Mini Notebook / Netbook Snapshot

I’m sitting here, away from my desk waiting to be joined by a guy I work with to discuss mini notebooks/netbooks that may fit his needs.

Given I’m writing this entry on my ASUS EEE 701, I guess I should declare a slight bias, but none the less – the 15 minutes of Googles and link pasting I did to get the information he needs was an interesting exercise to say the least.

Since I bought this EEE last year, the mini/sub/net notebook market has exploded, it seems that every manufacturer has something small they want to offer to the market and, while the original roots of lowest cost, smallest form factor, no moving parts for robustness seem to have faded into a distant memory, the amount of technology now being crammed into these small shells is nothing short of astounding. Despite the range of offerings however, there are only a few standouts in my opinion and I’ve listed these below (with a complete bias toward the New Zealand market – because that where we are). As always, I’m happy for feedback, links to reviews and anything else which may be relevant – so comment below and tell me if I’m wrong (and why):

MIni Notebook Faceoff November 2008

Winner:

ASUS EEE 1000H

  • $800-850ish (XP Home)
  • Up to 2Gb RAM
  • 80-120GB HDD
  • 10” Diagonal, 1024x600px
  • 802.11 b/g/n
  • Bluetooth + Webcam
  • 6-cell 6600 mAh standard (~5 hrs std use) vs. 8-cell 8800 mAh (~7 hours)
  • Review here

Contenders:

HP 2133

  • $890-1000ish
  • Up to 2GB RAM
  • 120Gb HDD (or 64Gb Solid State)
  • 8.9” Diagonal, 1280x768px
  • 802.11 a/b/g
  • 3-cell battery std (~2.25hrs) vs. 6-cell battery (~4.25hrs)
  • Review here

MSI Wind U100

  • $850-900ish (XP Home)
  • Up to 2Gb RAM
  • 80-120Gb HDD
  • 10” Diagonal, 1024x600px
  • 802.11 b/g/n
  • Bluetooth + Webcam
  • 9 Cell Batteries available (7800 mAh vs. 2200 mAh of the Stock 3 cell)

Also Ran (but eliminated due to inability to configure options in online store):

Dell Inspiron Mini 9

  • $850ish (XP Home)
  • 1Gb RAM
  • 16GB SSD
  • 8.9” Diagonal, 1024x600px
  • 802.11 b/g
  • Bluetooth
  • 4-cell standard battery

So that’s the wrap up, there’s a ton more options out there but take care as many ‘mini/sub notebooks/netbooks’ (whatever you want to call them) are so close in size and price to a ‘real’ laptop, that you’re more than better off getting something full size.

The most important thing is to define your requirements and decide how the device will be used to best determine what features you require. As an example, my list looks something like this:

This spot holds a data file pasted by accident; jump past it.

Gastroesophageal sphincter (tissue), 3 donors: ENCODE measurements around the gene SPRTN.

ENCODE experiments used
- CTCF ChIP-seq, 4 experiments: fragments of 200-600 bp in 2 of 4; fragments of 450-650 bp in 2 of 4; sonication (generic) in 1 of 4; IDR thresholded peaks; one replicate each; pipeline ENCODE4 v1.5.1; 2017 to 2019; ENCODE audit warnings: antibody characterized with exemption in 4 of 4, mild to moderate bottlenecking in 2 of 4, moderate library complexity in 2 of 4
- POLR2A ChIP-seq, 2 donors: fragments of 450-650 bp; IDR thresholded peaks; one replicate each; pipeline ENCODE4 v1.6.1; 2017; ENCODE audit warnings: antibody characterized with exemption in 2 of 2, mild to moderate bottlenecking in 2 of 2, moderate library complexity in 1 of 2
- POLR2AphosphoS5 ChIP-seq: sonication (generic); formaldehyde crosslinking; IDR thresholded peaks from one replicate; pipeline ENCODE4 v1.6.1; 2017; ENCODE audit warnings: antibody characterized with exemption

• Solid state/no moving parts
  • Connectivity options
    • Is WiFi is all you need?
    • Perhaps bluetooth for easy no cable links to a cellular data connection?
  • On-board storage capacity
    • Personally I use the device to bootstrap to ‘the cloud’ where my big files are stored, most of the apps I use are web based so there’s little need for massive amount of on board storage.
  • Applications you wish to run / users who will utilise the device
    • Many of the apps I need to keep things usable for others useing the device are windows based so, despite the performance hit – I’ve got Windows XP installed after a couple of attempts to use Ubuntu.
  • Price
  • Screen resolution

I hope this has been helpful to at least some of you who may be considering an iminent purchase. For those with more time and money on their hands, you may want to hold out for the touted Apple Netbook

4 thoughts on “Mini Notebook / Netbook Snapshot”

  1. I am a fan of the ASUS EEE 1000H as well. I tried an ACER AspireOne which is not listed here and I did not like it much. I vote for the ASUS machine. *raises hand*

  2. Thanks for making it easier to comment.

    I'm surprised that you kicked the Inspiron out for not being configurable — the NZ model is configured at the highest spec possible, which meets all of your stated requirements. It is one of the few SSD models, and I think the only fanless model available. It is still far from perfect (battery life, ) but as I said on twitter: “Works for me” 🙂

    I think this category is going to light up a little with the recent approach to embedding mobile data cards in them. Dell are already doing this [but not in NZ], and I think someone launching a new network <whistle> would look at what VodaUK or AT&T are doing. I wish mine had one, as a netbook that is constantly connected is pretty damn useful.

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